On August 9, 2001, the President announced for the first time that funds would be used for human embryonic stem cell research. See Stem Cell Research Report for Congress.
Although there are many critics of biotechnology food products, there is very little regulation of food biotechnology that differs from the regulation of conventional food products. See CRS Report: Food Biotechnology in the United States.
The Clean Air Act established an Office of Noise Abatement and Control within the EPA; its primary authority is to evaluate the effects of noise on human health and the environment. 42 U.S.C. sec. 7641.
The primary federal statute for controlling noise pollution is the Noise Control Act of 1972(NCA). 42 U.S.C. secs. 4901-4918. Under the NCA, EPA was authorized to set noise emission performance standards for: construction, transportation, electric, or electronic equipment; any motor or engine; railroad carriers, 42 U.S.C. sec. 4916; 40 C.F.R. sec. 201.1; 49 C.F.R. pt. 210; and, motor vehicle carriers, 42 U.S.C. sec. 4917; 40 C.F.R. sec. 202.10; 49 C.F.R. sec. 325.1. The standards must protect public health and welfare, taking into account the magnitude and conditions of use of such product, the best available technology, and the cost of compliance. 42 U.S.C. sec. 4905; 40 C.F.R. pts. 204, 205. EPA can also require labeling of any product that could emit dangerous levels of noise, 42 U.S.C. sec. 4907; 40 C.F.R. pt. 211, and certify as "low noise-emission" any product that emits substantially less noise than the standard, 42 U.S.C. sec. 4914. These standards also apply to imports. 42 U.S.C. sec. 4908. The NCA has its own provisions for: enforcement, 42 U.S.C. sec. 4910; judicial review, 42 U.S.C. sec. 4915; and, citizen suits, 42 U.S.C. sec. 4911. The Transportation Department enforces the noise standards set for railroads and motor vehicles. States can regulate the use, operation, or movement of any product, but they can only issue noise-emission standards that are identical to the federal standards.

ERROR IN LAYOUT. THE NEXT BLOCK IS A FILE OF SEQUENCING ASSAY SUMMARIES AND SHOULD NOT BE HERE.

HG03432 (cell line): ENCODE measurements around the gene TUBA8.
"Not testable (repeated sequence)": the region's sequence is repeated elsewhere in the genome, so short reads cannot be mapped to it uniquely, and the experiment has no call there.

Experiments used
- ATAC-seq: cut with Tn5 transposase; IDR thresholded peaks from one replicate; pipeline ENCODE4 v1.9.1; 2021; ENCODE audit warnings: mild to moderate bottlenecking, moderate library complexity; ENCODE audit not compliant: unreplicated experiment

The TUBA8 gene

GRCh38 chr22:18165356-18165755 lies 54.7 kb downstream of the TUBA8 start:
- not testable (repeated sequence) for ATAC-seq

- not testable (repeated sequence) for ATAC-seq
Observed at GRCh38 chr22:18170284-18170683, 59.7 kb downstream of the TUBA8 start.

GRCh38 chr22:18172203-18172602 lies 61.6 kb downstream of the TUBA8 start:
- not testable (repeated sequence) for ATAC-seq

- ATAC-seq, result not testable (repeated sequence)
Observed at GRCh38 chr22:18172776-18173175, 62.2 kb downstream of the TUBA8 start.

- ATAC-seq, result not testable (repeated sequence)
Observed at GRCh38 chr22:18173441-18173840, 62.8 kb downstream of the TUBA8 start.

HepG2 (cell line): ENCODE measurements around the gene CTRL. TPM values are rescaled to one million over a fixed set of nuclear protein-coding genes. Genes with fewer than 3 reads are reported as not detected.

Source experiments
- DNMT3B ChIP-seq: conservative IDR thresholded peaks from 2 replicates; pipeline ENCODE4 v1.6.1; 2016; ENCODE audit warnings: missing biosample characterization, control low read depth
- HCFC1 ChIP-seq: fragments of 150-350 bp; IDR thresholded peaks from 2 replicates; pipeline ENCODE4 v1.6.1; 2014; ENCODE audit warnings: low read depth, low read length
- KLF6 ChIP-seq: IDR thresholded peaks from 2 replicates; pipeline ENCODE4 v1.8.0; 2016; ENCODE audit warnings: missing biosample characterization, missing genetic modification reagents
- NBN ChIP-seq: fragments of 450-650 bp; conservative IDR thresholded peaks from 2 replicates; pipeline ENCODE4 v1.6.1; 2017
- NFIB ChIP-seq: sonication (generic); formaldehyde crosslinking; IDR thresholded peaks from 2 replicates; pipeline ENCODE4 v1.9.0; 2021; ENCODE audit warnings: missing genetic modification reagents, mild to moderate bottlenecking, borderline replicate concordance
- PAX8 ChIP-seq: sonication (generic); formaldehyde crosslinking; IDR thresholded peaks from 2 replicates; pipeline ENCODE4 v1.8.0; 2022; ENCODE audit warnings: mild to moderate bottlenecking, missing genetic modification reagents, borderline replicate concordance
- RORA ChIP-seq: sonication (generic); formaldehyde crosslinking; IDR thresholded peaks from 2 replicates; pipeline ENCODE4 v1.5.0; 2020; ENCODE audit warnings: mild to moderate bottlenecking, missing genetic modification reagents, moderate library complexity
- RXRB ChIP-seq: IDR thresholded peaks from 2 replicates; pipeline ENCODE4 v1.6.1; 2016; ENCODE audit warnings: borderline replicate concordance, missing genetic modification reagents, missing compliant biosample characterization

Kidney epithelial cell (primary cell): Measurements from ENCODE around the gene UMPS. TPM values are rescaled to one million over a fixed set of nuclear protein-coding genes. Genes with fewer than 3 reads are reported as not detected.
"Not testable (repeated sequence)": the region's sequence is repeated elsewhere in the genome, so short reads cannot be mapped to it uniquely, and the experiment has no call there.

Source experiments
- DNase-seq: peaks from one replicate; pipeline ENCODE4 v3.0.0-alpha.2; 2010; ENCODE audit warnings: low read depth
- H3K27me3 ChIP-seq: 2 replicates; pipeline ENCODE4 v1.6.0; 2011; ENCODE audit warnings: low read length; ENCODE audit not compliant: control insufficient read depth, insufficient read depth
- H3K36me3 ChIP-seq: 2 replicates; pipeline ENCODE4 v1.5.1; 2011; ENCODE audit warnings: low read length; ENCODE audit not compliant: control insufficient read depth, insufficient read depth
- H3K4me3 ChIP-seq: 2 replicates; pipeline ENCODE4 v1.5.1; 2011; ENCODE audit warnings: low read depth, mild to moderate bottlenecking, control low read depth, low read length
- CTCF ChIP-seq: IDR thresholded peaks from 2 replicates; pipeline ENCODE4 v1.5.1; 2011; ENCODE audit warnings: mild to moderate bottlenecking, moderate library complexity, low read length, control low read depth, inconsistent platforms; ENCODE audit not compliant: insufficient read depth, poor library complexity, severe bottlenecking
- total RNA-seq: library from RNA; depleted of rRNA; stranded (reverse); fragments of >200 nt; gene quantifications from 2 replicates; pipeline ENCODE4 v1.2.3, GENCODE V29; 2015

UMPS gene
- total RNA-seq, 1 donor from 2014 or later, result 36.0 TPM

Congress has passed several amendments to TSCA that govern certain specific indoor air pollutants, notably asbestos, radon, and lead. TSCA requires the inspection, containment, and removal of asbestos from schools. 15 U.S.C. sec. 2643. TSCA expresses the long-term goal that indoor concentrations of radon equal ambient concentrations and attempts to achieve this goal through a series of educational and training efforts, development of model construction guidelines, and technical assistance and grant programs. 15 U.S.C. secs. 2661-2671. State legislation is becoming increasingly common; such legislation typically requires investigating whether radon is present and warning potential buyers of the property. The federal regulations take a similar approach to reducing hazards posed by lead-based paint and lead-contaminated soil. The federal program includes training and education, certifications for persons involved in removing lead-based paints, and a program to identify lead hazards. 15 U.S.C. secs. 2681-2692.
The Federal Occupational Safety and Health Act (OSH Act) requires employees to maintain a safe and healthy workplace free of recognized hazards likely to cause death or serious injury. 29 U.S.C. secs. 651-678; 29 C.F.R. pts. 1900 to 1990. The OSH Act created the Occupational Safety and Health Administration (OSHA) within the Department of Labor, and charged it with primary responsibility for safeguarding workplace health and safety. OSHA is responsible for setting health and safety standards and for implementing the Hazard Communication Standard discussed below. In addition, the OSH Act and its implementing regulations provide for a comprehensive set of record keeping and reporting requirements, as well as specific provisions authorizing inspections and enforcement actions.